Loading presentation...

Present Remotely

Send the link below via email or IM

Copy

Present to your audience

Start remote presentation

  • Invited audience members will follow you as you navigate and present
  • People invited to a presentation do not need a Prezi account
  • This link expires 10 minutes after you close the presentation
  • A maximum of 30 users can follow your presentation
  • Learn more about this feature in our knowledge base article

Do you really want to delete this prezi?

Neither you, nor the coeditors you shared it with will be able to recover it again.

DeleteCancel

Make your likes visible on Facebook?

Connect your Facebook account to Prezi and let your likes appear on your timeline.
You can change this under Settings & Account at any time.

No, thanks

The Berbice Revolt (1763)

The Berbice Revolt for History Presentation
by

Clayon Levy

on 7 October 2013

Comments (0)

Please log in to add your comment.

Report abuse

Transcript of The Berbice Revolt (1763)

The Berbice Revolt (1763)
Causes of the Revolt
Courses of the rebellion
Results of the Revolt
Reasons for Failure
Coffy's hesitation on attacking Fort Nassau.

The leaders of the Revolution were divided in their struggle for power which deterred their aim.

The Dutch soldiers were far superior to the rebels.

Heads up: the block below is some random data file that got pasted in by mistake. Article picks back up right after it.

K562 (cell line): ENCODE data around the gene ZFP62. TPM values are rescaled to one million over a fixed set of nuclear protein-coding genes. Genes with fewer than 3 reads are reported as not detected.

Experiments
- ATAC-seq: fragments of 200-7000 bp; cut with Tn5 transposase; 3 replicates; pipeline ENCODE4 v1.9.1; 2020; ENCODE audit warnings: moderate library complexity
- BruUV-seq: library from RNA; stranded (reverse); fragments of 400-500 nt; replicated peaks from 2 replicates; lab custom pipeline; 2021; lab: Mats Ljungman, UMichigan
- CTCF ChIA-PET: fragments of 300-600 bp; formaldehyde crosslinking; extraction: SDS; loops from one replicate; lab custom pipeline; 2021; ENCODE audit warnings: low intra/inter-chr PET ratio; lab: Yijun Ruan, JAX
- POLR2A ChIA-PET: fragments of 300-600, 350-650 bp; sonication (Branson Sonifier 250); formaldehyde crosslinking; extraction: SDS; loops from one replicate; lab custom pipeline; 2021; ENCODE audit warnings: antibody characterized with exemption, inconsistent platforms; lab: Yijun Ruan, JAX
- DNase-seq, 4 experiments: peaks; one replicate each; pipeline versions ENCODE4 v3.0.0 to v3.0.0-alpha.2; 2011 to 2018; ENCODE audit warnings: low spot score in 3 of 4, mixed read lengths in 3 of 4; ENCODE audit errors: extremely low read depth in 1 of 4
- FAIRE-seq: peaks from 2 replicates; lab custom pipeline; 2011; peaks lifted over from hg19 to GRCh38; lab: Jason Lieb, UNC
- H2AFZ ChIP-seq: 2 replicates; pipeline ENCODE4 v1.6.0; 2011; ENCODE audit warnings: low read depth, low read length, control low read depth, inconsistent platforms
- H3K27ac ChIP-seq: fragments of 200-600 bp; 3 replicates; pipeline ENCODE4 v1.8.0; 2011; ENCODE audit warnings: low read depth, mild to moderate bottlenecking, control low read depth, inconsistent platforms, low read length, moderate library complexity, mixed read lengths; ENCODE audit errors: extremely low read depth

Betrayal among leaders also led to the failure of this Revolt.
Some slaves were taking revenge because of the ill treatment they received from managers and overseers.
Some slaves wished for permanent freedom from the Dutch and felt that a revolt was the only way to achieve this.
Some slaves received little or no provisions because the planters did not grow enough on the estate and the Berbice Association cut down food imports.
The slaves knew that the whites were weakened as a group (both in size and physically)
The slaves were inspired to start a revolt by a Maroon revolt in Suriname in the year 1762.
The revolution begon on February 23, 1763 at Plantation Magdelenenberg owned by a widow, Madam Vernesobre on the Caje River. The slaves killed the manager and carpenter, burned down the owner's house, and moved on to neighbouring plantations along the Berbice River. Coffy, a housel slave, became the leader and set up headquarters at Plantations Hollandia and Zeelandia. This forced whites to retreat to Fort Nassauand Peerboom.
On March 8, Governor Van Hoogenheim received a shipload of 10 soldiers from a British ship from Suriname and was able to attack for the first time. Van Hoogenheim led the main party of the Berbice River to Plantation Dageraad, but his three attacls were unsucessful.
In April, Coffy an the Governor sought to divide Berbice but in that time the Governor received reinforcements from Gravesande, the Governor of Essequibo.
On May 13, Coffy attacked Dageraad unsuccessfully. Eight whites and 58 slaves were killed. Coffy's deputy Akara deserted him. Division plagued the black forces (slaves). Ultimately, Coffy committed suicide.
1764 March-April, 40 slaves were hanged, 24 broken at the wheel and 24 were burned.

February 23 was changed to Guyanese National Day.

In 1970 when Berbice became a Republic, Coffy was chosen as a National Hero.

The revolt marked the first serious attempt by a large group of enslaved people to win their freedom in Guyana.
This was a slave revolt that happened in British Guyana in 1763.



by: Clayon Levy
The Berbice Revolt (1763)
Full transcript